The World Meteorological Organization (WMO) said on Thursday that the annual mean global temperature was expected to be at least 1C (1.8F) above pre-industrial levels in each of the coming five years.
In the most recent yearly issue of the Global Annual to Decadal Climate Update, the WMO said there was also a 20% chance the global temperatures in at least one year would exceed 1.5C above levels in 1850-1900.
The update was led by the UK’s Meteorological Office and provided a climate outlook from 2020 to 2024.
“This study shows — with a high level of scientific skill — the enormous challenge ahead in meeting the Paris Agreement on Climate Change target of keeping a global temperature rise this century well below 2 degrees Celsius above pre-industrial levels and to pursue efforts to limit the temperature increase even further to 1.5 degrees Celsius,” said WMO Secretary-General Petteri Taalas.
The earth’s average temperature is already over 1C above the pre-industrial period. The last five-year period has been the warmest half decade on record.
The predictions consider natural variations and human influences on climate to provide the best possible forecasts of temperature, rainfall, wind patterns and other variables for the coming five years.
However, the forecast models do not consider changes in emissions of greenhouse gases and aerosols following the coronavirus lockdown.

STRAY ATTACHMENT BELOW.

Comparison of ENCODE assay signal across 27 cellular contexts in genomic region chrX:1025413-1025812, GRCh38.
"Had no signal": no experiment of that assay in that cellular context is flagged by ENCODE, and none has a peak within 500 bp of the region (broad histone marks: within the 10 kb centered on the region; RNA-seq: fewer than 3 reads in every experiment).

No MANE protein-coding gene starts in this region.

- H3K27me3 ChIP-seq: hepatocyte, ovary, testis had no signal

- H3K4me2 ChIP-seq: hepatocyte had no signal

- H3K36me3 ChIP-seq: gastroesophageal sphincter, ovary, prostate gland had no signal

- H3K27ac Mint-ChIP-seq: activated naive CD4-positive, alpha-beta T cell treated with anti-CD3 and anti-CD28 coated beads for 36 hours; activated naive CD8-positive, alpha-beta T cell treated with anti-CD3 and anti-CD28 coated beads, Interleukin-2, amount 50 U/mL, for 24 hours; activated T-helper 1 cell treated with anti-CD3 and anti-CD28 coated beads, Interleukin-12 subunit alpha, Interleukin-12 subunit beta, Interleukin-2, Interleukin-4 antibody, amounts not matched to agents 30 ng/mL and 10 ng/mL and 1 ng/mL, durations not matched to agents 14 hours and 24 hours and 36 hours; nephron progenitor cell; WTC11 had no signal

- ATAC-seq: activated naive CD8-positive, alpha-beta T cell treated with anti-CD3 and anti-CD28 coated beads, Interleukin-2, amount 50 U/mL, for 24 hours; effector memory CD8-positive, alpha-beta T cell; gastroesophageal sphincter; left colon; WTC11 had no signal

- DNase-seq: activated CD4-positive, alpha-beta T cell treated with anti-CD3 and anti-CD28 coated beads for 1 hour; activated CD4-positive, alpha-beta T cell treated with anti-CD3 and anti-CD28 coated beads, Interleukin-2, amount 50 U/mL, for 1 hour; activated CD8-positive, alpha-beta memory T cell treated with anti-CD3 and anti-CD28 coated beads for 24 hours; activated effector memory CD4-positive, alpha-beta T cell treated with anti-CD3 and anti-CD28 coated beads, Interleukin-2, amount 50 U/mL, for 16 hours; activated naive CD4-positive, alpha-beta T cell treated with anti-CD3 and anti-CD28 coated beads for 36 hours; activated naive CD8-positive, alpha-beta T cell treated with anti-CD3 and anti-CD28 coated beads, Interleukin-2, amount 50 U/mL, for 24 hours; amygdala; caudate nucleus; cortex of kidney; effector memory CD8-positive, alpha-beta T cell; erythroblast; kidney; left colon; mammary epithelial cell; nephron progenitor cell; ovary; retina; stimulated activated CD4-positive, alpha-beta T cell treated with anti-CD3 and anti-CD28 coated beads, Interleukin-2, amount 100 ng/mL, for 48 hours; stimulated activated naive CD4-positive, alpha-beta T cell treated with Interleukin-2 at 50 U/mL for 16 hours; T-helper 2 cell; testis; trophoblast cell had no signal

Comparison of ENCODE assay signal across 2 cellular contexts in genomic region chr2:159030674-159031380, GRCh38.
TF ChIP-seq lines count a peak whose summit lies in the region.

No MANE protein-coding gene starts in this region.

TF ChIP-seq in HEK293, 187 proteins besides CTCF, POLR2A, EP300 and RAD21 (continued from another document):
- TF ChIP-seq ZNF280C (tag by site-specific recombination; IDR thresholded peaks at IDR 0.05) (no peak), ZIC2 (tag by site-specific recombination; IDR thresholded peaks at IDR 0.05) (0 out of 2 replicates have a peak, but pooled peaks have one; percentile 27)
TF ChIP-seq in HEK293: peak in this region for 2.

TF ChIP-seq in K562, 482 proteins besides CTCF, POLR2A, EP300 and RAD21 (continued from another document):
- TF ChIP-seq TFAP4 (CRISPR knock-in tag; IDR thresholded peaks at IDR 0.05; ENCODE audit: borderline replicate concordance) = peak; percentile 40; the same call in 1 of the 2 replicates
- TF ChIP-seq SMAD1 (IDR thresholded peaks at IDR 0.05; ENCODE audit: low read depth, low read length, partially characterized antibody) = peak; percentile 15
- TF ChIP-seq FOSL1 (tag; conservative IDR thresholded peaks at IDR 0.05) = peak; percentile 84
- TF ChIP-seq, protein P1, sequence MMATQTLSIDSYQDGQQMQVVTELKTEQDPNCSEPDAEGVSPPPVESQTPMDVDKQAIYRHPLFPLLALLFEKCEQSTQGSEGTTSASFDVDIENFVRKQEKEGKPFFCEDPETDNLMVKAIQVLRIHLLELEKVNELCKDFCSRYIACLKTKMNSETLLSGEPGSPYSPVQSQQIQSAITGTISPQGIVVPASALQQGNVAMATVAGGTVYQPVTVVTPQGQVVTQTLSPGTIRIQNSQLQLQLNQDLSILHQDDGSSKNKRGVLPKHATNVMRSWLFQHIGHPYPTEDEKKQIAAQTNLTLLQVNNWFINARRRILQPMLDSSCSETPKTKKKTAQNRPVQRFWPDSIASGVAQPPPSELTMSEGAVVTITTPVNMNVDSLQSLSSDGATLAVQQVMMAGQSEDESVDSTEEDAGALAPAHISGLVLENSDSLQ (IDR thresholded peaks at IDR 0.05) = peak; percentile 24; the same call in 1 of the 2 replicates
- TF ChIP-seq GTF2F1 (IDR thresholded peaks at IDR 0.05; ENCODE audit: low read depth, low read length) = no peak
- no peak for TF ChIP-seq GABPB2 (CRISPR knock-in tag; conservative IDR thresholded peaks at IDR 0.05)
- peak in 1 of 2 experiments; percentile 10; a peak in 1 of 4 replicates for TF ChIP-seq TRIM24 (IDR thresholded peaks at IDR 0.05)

“WMO has repeatedly stressed that the industrial and economic slowdown from COVID-19 is not a substitute for sustained and coordinated climate action,” said Taalas.
Due to the very long lifetime of the carbon dioxide (CO2) greenhouse gas in the atmosphere, the impact of the drop in emissions in 2020 was not expected to reduce atmospheric CO2 concentrations driving global temperature increases.
“COVID-19 has caused a severe international health and economic crisis. Failure to tackle climate change may threaten human well-being, ecosystems and economies for centuries,” he said.
Therefore, governments should use the opportunity to embrace climate action as part of recovery programs and ensure that we grow back better.
Physicist Adam Scaife, head of long-range prediction at the Met Office Hadley Centre in the UK, said: “This is an exciting new scientific capability,
“As human-induced climate change grows, it is becoming even more important for governments and decision-makers to understand the current climate risks on an annually-updated basis.”
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